When you are a short story writer the pressure to produce is a constant companion. First there is the pressure to compose something new and exciting that will impel an editor to buy the piece and then, when it finally sees publication, it is only before the publics' eyes for a few brief weeks before being supplanted by something else. Worse yet is that few readers take note of the author's name, even though they might never forget the story itself.
Short stories do not generally run into series so each must be individually crafted to make a point or express some line of thought or viewpoint. Ideas come easily but those worthy of the effort of turning into a short story are fewer. As a consequence I read articles on science and technology hoping to grasp something I can use. Other times I aimlessly type random sentences, beginnings, endings, ideas until something clicks. But always there is this pressure to produce, to submit, to have something - anything - in print.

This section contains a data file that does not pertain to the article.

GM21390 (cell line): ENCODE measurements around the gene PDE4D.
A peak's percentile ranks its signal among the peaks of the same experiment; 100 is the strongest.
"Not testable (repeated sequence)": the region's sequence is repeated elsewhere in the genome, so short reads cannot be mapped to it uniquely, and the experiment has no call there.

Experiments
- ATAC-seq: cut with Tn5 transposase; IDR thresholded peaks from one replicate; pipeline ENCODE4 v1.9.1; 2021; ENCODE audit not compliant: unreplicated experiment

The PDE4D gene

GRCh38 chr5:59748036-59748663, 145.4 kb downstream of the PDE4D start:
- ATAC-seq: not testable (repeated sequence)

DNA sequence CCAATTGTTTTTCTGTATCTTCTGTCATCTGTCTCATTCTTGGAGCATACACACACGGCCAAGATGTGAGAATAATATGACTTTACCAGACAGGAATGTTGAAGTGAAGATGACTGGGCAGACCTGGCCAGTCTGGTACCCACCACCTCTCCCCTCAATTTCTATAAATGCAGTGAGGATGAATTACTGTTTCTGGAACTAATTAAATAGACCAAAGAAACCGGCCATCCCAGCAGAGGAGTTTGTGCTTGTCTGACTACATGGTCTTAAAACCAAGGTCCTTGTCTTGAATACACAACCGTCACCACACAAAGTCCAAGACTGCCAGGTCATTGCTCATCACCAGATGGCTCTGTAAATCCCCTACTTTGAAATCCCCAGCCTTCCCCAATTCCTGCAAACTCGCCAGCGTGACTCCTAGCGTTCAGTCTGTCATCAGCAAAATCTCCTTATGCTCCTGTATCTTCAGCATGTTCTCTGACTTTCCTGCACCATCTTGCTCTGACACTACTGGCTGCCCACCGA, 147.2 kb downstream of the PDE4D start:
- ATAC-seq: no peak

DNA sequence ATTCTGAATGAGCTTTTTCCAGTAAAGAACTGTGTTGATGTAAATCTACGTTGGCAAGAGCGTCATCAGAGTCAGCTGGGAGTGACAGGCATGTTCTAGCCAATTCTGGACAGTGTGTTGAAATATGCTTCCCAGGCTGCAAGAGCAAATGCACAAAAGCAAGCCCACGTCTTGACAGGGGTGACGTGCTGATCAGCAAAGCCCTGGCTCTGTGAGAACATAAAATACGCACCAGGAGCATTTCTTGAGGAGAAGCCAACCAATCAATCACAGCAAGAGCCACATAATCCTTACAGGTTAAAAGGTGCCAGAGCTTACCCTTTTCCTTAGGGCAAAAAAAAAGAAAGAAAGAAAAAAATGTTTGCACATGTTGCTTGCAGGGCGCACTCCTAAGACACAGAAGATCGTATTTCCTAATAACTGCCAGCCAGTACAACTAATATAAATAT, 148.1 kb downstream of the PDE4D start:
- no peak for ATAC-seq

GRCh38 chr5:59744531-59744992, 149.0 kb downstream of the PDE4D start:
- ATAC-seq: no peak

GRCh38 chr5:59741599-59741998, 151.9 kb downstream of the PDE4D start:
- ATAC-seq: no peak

Let's be honest. Nobody holds a gun to my head. There are no deadlines imposed by editors. There is no outcry by the fans for yet another of my stories. The pressure I feel comes from within; a nagging, persistent voice that tells me I will be forgotten or worse, that I will be recalled as a semi-literate fin de siècle hack. Is this fear of mortality what drives me to write; that I write so that something of me will live on beyond the grave? No, that would be too pretentious. I think I write because it is something that I can do, that I find pleasure in doing, and that gives me a great feeling of accomplishment. That I might get a check and something to put on my brag shelf is a bonus.
And maybe that's enough.